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TSA officers arrested by police for dealing in stolen goods

September 16, 2013
J. D. Heyes
Source …..

TSA-Security-Search-Luggage-AirportWhether it’s because of poor vetting, extremely low standards, substandard pay or a combination of all these elements and others, the Transportation Security Administration has become little more than a criminal laughing stock. Born from the USA Patriot Act with the creation of the Department of Homeland Security following the 9/11 attacks, the TSA as an agency has been involved in scandal after scandal, as scores of its “officers” have been involved in a host of criminal behavior.

The latest example comes from Dallas-Fort Worth International Airport, where authorities have arrested at least two TSA officers “in a police sting operation involving stolen parking passes,” NBCDFW reports. There could be dozens of others involved as well, said the report.

From the news affiliate’s initial report:

Sources familiar with the probe said it started several months ago with an undercover investigation by the airport’s Department of Public Safety. Investigators found an American Eagle worker had stolen 100 parking passes for employee parking lots and recruited TSA officers to sell the passes to co-workers for $100 apiece, the sources said.

Issue the obligatory apologies – then move on

According to a person familiar with the investigation, there may be as many as 20 TSA officers suspected of either buying or selling the passes, while another source said as many as 40 could be involved.

It was not immediately clear whether or not the airline employee also had been arrested, NBCDFW reported.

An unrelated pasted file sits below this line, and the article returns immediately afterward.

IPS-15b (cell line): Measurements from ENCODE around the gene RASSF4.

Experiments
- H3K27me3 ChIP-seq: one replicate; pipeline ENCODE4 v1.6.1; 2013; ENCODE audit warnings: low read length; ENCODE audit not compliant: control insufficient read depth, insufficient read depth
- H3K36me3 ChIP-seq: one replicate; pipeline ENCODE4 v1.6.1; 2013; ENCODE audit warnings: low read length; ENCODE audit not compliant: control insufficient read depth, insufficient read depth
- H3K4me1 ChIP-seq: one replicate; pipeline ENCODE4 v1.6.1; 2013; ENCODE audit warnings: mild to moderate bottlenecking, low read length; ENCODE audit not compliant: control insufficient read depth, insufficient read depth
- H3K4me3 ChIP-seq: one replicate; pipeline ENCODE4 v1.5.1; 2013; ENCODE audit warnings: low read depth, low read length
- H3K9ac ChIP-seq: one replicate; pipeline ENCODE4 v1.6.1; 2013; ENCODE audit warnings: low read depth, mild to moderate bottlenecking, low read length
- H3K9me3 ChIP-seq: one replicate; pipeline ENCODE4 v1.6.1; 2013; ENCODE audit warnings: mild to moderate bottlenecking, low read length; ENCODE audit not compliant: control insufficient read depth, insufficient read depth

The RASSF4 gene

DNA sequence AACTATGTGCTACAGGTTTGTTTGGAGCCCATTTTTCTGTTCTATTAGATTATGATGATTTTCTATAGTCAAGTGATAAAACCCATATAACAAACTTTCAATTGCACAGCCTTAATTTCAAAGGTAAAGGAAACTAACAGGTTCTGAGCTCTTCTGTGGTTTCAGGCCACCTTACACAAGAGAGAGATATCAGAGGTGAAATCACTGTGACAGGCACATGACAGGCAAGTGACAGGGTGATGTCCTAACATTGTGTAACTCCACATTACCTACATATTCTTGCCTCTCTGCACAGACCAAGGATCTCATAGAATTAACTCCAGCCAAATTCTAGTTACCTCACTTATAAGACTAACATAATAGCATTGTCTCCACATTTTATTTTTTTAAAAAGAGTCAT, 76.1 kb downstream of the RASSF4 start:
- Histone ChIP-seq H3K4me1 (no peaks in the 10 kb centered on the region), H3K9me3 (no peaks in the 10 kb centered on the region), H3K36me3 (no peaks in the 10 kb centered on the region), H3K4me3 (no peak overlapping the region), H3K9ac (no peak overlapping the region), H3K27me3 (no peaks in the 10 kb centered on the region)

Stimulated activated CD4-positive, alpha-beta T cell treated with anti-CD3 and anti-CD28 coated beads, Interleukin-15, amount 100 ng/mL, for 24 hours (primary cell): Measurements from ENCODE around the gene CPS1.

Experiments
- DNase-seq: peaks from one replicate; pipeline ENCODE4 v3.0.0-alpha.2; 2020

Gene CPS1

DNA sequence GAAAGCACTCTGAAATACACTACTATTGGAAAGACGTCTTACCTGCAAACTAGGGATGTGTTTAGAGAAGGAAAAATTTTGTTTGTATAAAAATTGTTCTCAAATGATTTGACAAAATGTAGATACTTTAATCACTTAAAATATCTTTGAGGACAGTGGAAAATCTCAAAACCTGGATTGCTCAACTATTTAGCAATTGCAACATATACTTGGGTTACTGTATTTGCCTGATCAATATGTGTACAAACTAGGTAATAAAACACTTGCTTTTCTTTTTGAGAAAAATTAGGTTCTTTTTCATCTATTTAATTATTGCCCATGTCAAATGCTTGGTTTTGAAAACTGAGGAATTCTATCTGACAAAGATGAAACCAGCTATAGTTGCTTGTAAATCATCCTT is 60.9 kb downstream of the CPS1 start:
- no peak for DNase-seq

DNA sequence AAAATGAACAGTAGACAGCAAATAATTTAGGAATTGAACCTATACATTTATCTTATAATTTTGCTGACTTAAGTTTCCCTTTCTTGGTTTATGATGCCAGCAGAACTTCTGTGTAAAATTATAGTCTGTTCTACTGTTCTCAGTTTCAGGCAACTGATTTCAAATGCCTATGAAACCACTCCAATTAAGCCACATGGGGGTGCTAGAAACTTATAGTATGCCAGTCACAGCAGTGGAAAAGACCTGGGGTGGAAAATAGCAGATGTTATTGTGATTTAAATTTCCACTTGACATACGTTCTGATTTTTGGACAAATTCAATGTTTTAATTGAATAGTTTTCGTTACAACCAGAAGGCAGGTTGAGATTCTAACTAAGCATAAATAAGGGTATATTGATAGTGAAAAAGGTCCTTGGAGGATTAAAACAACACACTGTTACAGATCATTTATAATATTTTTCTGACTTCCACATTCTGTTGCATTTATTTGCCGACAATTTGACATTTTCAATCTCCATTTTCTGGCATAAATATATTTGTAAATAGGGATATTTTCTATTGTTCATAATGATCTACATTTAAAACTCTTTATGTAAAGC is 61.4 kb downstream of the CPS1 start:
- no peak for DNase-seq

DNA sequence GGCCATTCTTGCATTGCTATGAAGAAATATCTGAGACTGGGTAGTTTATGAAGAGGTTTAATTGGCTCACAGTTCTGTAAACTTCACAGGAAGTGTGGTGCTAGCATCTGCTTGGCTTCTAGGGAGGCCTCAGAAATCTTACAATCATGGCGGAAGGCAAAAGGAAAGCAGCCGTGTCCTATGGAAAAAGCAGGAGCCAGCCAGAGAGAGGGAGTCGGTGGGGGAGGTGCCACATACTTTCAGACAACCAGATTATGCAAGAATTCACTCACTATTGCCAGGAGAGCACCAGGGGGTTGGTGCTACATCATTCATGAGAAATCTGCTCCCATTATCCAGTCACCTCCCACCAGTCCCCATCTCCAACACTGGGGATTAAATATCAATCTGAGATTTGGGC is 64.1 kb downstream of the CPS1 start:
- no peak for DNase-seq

Carrie Harmon, a TSA spokeswoman, did not answer questions about the arrests but instead referred them to airport officials. The agency was good enough to release the obligatory statement, however, saying essentially that the TSA was cooperating with the investigation and that the agency doesn’t tolerate any form of criminal behavior, eight employees were put on indefinite suspension without pay, blah, blah, blah.

Also, officials with American Eagle airlines issued a similar obligatory statement: “American Eagle has a zero-tolerance policy for this type of activity. We have worked closely with the DFW Airport Department of Public Safety to investigate this matter. The individual involved is no longer employed by American Eagle.”

NBCDFW reported that TSA employees, even part-timers, are required to pay $102 a quarter to park in one of two employee parking lots (itself a pretty crappy policy, but I digress). The stolen passes allegedly sold for $100 and allowed the holder to park in the lots for one year.

As I mentioned, though, this is far – far – from the first time the TSA has gotten bloodied by the behavior of its employees and officers. In fact, this happens so often that it might even be part of the application process.

“For an agency that claims to have ‘zero tolerance’ for criminal behavior, TSA agents sure spend a lot of time declaring their guilt,” wrote Christopher Elliot at The Huffington Post in February 2012.

This agency needs to go away

He goes on to rattle off a litany of TSA agent and officer abuses:

— The $5,000 that screener Alexandra Schmid “allegedly” stole (it was all caught on videotape) from a passenger’s jacket as he was going through security at John F. Kennedy International Airport;

— The $40K that Coumar Persad and Davon Webb took from a piece of luggage in 2011;

— The $30,000 that TSA supervisor Michael Arato and screener Al Raimi stole from luggage at the airport in Newark;

— Randy Pepper, who confessed to receiving money and jewelry from the luggage he was inspecting, including sterling silver necklaces, earrings, bracelets and rings, in 2010.

There are many more examples, such as when TSA agents feel up young girls and even babies; when they pat down old men and women in wheelchairs; when they single out the really hot babes for “extra scrutiny,” or when they make full-bosomed women repeatedly pass through the full-body scanners.

The TSA is not just an embarrassment, it has morphed into a criminal enterprise that serves as little more than a government “compliance” agency. That the agency should be disbanded and airport security handed over to private companies is an understatement.


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